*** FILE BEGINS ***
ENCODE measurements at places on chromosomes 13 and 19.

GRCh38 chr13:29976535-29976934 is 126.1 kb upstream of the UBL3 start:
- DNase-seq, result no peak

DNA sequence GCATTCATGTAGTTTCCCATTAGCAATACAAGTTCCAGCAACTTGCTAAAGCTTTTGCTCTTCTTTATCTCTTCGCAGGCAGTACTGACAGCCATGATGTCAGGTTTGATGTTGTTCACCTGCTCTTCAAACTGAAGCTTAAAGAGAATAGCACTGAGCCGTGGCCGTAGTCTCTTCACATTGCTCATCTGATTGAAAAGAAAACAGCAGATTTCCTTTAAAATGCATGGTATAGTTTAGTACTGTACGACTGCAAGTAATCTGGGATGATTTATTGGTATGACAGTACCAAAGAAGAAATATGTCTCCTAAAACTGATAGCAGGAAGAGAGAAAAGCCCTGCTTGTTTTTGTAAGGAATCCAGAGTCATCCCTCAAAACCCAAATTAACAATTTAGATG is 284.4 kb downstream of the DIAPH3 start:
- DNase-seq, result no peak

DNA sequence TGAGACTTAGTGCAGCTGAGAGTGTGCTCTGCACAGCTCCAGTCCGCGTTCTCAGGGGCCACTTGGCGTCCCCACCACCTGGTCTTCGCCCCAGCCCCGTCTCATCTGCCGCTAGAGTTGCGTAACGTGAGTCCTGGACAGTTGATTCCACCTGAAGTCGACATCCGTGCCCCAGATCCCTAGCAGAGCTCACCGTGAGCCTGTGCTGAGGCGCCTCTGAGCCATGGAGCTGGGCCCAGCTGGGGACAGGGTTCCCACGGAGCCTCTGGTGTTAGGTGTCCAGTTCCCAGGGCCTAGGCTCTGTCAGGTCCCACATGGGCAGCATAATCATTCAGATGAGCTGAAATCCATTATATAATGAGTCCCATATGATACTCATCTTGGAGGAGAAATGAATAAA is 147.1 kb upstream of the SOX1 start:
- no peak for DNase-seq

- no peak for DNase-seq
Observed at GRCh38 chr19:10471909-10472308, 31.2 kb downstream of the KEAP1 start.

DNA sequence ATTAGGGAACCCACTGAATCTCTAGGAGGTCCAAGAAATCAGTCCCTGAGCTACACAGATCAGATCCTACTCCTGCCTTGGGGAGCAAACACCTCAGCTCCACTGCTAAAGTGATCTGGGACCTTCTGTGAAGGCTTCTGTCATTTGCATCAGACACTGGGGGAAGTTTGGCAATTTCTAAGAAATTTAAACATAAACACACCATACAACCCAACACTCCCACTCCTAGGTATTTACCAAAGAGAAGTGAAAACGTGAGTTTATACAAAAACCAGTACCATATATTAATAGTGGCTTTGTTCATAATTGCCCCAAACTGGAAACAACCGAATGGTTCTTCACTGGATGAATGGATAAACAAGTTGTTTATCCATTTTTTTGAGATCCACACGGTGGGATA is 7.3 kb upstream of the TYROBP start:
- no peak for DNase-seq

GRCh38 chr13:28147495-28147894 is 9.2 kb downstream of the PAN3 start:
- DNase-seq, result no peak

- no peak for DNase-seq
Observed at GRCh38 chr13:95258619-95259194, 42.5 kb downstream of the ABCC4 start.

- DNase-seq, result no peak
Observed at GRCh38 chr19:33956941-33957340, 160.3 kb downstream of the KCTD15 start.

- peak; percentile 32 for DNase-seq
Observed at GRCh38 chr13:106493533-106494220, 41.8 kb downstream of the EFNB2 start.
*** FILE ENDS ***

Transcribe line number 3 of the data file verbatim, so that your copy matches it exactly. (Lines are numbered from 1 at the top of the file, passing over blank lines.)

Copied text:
- DNase-seq, result no peak